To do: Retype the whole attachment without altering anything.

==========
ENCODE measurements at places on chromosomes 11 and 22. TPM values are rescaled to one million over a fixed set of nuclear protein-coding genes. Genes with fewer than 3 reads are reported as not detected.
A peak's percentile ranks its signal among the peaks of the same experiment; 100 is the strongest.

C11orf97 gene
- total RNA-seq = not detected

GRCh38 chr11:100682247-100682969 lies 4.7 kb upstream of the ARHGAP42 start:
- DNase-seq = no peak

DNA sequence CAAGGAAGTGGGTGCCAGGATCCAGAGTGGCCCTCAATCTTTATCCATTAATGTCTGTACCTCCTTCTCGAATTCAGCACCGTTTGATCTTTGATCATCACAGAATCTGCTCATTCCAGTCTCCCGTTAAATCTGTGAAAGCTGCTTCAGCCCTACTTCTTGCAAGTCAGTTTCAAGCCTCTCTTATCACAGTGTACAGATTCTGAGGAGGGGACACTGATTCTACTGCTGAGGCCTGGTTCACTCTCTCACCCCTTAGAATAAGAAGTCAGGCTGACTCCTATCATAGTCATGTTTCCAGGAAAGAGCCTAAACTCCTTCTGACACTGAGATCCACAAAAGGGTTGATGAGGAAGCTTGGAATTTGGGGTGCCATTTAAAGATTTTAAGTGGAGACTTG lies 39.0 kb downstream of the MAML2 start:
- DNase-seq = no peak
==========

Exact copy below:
ENCODE measurements at places on chromosomes 11 and 22. TPM values are rescaled to one million over a fixed set of nuclear protein-coding genes. Genes with fewer than 3 reads are reported as not detected.
A peak's percentile ranks its signal among the peaks of the same experiment; 100 is the strongest.

C11orf97 gene
- total RNA-seq = not detected

GRCh38 chr11:100682247-100682969 lies 4.7 kb upstream of the ARHGAP42 start:
- DNase-seq = no peak

DNA sequence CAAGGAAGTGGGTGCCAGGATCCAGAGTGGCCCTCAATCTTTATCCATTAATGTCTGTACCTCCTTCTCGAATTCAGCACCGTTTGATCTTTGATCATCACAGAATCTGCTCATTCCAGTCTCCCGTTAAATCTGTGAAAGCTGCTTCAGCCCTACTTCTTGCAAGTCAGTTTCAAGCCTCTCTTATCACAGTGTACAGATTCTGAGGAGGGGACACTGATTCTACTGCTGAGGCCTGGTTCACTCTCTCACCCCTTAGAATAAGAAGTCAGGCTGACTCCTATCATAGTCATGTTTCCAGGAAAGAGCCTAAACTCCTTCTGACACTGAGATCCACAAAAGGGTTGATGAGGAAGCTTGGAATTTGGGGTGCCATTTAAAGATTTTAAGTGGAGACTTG lies 39.0 kb downstream of the MAML2 start:
- DNase-seq = no peak